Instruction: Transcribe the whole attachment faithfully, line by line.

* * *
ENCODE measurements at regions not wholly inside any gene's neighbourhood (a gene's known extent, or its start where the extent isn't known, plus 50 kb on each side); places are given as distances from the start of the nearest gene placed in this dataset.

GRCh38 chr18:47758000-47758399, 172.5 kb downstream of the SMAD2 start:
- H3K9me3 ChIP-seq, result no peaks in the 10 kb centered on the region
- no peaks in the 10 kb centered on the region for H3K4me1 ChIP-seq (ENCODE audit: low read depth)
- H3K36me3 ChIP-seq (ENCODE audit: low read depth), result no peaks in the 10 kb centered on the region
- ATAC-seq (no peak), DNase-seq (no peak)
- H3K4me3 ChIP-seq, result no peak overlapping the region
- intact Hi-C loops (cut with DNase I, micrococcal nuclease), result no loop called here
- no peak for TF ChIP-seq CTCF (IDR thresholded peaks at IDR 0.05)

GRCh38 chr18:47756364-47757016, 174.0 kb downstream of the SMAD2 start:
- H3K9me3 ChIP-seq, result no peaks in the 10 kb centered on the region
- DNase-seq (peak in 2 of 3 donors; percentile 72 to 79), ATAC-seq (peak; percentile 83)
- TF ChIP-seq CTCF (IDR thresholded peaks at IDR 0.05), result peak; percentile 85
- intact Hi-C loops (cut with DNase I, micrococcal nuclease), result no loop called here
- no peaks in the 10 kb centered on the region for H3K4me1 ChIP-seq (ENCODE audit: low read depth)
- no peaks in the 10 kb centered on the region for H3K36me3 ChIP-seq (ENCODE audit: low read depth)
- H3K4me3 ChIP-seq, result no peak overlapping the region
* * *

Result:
ENCODE measurements at regions not wholly inside any gene's neighbourhood (a gene's known extent, or its start where the extent isn't known, plus 50 kb on each side); places are given as distances from the start of the nearest gene placed in this dataset.

GRCh38 chr18:47758000-47758399, 172.5 kb downstream of the SMAD2 start:
- H3K9me3 ChIP-seq, result no peaks in the 10 kb centered on the region
- no peaks in the 10 kb centered on the region for H3K4me1 ChIP-seq (ENCODE audit: low read depth)
- H3K36me3 ChIP-seq (ENCODE audit: low read depth), result no peaks in the 10 kb centered on the region
- ATAC-seq (no peak), DNase-seq (no peak)
- H3K4me3 ChIP-seq, result no peak overlapping the region
- intact Hi-C loops (cut with DNase I, micrococcal nuclease), result no loop called here
- no peak for TF ChIP-seq CTCF (IDR thresholded peaks at IDR 0.05)

GRCh38 chr18:47756364-47757016, 174.0 kb downstream of the SMAD2 start:
- H3K9me3 ChIP-seq, result no peaks in the 10 kb centered on the region
- DNase-seq (peak in 2 of 3 donors; percentile 72 to 79), ATAC-seq (peak; percentile 83)
- TF ChIP-seq CTCF (IDR thresholded peaks at IDR 0.05), result peak; percentile 85
- intact Hi-C loops (cut with DNase I, micrococcal nuclease), result no loop called here
- no peaks in the 10 kb centered on the region for H3K4me1 ChIP-seq (ENCODE audit: low read depth)
- no peaks in the 10 kb centered on the region for H3K36me3 ChIP-seq (ENCODE audit: low read depth)
- H3K4me3 ChIP-seq, result no peak overlapping the region